Wrapping up the Pisgah Energy Conference

On Saturday, I attended quite possibly the most amazing environmental event I've ever been to. Over 600 people attended the Energy Conference sponsored by the Pisgah Group and held at Brevard College! One of the most heartening things about it was how many young people were there. Definitely gives you some optimism for the future.

The tone of the day's speakers was one of concern for our future, but not hopelessness. We can do something about climate change- we just need to take responsibility in our own lives and put pressure on our governments to do their part as well.

Keynote speaker William Schlesinger of Duke University delivered some sobering facts to kick off the day. By around 2030, North Carolina's climate will become more similar to those currently enjoyed by Jacksonville and Orlando, and Pennsylvania and parts of New England will have weather similar to what we currently experience. The impacts of this climate change will be felt most acutely at night and during the winter.

The latter certainly could explain the erratic weather in North Carolina last week. I do not like driving. In fact, until last week I had not driven on an interstate in over five years. So I was happy on Monday and Tuesday when it was 75 degrees outside. I figured when I drove to Western North Carolina the weather would be clear and calm and I'd at least have that going for me.

Well when I woke up Thursday morning, my car was completely covered with snow! My grandmother, showing no faith in my driving abilities, called and told me not to come. But I did anyway, driving 250 harrowing miles during a winter storm. Of course I lived to tell about it...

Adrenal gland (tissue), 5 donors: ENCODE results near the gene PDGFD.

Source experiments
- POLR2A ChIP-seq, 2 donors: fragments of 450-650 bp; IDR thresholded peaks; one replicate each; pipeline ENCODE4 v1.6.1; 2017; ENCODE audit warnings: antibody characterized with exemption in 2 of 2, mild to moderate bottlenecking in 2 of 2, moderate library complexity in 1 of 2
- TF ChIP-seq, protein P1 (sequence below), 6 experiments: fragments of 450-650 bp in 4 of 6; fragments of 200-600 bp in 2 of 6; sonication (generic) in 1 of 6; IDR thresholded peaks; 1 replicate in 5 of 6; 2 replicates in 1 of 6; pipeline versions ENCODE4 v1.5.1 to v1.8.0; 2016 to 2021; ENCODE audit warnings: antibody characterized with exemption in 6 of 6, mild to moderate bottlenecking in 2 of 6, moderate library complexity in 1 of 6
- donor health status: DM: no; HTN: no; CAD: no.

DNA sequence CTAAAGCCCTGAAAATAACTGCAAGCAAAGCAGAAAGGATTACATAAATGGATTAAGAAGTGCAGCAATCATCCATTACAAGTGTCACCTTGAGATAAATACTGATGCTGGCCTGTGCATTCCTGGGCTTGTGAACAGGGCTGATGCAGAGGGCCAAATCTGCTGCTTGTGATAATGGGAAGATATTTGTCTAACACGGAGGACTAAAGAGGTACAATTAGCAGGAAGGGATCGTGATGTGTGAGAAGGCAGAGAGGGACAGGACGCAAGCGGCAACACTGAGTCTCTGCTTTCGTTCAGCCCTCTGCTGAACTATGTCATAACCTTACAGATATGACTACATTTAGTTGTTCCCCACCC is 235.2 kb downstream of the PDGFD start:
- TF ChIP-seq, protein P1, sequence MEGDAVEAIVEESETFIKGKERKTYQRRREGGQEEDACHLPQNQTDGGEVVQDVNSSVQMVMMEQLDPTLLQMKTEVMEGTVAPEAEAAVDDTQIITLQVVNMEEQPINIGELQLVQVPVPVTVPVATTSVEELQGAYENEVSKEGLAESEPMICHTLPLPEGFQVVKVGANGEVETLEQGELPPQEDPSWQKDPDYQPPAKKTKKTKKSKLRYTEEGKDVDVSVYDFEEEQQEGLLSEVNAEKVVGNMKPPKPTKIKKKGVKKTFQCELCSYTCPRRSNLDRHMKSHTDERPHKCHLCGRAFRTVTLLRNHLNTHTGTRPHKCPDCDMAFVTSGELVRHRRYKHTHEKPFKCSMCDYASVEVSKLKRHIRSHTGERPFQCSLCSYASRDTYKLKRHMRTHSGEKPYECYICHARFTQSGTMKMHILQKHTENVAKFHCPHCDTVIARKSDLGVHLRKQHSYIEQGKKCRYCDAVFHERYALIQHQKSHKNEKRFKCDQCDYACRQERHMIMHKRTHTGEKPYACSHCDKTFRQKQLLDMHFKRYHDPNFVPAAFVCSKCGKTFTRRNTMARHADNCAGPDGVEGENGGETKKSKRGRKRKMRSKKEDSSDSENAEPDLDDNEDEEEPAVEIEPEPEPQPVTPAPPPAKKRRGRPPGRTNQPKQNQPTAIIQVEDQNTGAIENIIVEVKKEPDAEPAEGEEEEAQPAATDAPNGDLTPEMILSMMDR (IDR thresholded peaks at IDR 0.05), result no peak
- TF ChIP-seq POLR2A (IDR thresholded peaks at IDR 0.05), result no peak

Needless to say last week's weather was Exhibit A for Global Warming in North Carolina.

I'll write more about the conference and what we can do on a personal level about climate change soon.

Good job Pisgah!


  1. Thanks for your post. I'm very interested hear more about the conference.

    Regarding the weather in Brevard, I was under the impression that you really shouldn't judge climate change based on day-to-day weather.

    Alan Hedrick

  2. Hey Alan-

    Thanks for stopping by. You are certainly right that one week of erratic weather isn't necessarily a tell tale sign of climate change. But I did have a lot of folks tell me last week they thought that periods like this helped heighten the public awareness of global warming- and that's always something we are grateful for.

    Please keep coming back!

  3. Agreed. The more often the topic of global warming is brought up, the better.

    When the weather turns bitterly cold for a long period of time, we need to be ready a rebuttal to the folks who say "So much for global warming." A possible response might be: "One week of cold weather doesn't mean global warming doesn't exist." (etc.)